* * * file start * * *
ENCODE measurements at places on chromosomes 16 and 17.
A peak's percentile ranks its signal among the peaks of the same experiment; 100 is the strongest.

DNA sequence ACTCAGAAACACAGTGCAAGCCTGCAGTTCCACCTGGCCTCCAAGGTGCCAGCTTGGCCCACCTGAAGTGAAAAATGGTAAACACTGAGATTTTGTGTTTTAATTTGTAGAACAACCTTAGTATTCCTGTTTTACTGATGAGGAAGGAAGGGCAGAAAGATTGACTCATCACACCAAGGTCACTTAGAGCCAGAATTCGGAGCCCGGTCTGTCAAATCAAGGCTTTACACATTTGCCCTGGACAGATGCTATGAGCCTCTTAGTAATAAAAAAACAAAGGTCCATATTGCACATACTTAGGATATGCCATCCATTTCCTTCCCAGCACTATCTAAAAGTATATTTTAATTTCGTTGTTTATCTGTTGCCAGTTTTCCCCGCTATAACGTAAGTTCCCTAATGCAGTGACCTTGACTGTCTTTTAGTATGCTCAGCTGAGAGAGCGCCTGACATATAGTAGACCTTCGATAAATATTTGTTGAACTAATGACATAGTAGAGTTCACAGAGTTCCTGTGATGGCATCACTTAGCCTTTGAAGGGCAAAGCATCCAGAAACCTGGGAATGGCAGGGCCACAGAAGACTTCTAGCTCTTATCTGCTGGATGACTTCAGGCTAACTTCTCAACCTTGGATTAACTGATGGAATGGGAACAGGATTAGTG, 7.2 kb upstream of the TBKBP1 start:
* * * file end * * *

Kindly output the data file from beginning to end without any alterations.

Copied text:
ENCODE measurements at places on chromosomes 16 and 17.
A peak's percentile ranks its signal among the peaks of the same experiment; 100 is the strongest.

DNA sequence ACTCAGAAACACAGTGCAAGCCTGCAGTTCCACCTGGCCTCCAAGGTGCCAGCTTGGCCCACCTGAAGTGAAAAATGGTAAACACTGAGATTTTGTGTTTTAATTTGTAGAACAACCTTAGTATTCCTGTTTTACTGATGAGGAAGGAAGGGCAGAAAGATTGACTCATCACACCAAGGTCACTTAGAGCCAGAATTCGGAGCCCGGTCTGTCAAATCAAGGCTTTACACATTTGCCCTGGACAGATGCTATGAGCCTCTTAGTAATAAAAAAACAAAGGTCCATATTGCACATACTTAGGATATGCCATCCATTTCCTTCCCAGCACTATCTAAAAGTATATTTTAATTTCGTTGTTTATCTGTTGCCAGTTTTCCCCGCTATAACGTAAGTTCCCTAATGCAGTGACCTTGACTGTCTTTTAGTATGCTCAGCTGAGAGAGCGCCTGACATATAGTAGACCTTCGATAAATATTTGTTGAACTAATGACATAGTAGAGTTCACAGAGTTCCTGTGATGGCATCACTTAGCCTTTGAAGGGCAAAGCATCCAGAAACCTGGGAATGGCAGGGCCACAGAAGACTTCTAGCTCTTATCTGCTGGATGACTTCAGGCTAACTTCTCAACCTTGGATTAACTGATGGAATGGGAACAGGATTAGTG, 7.2 kb upstream of the TBKBP1 start: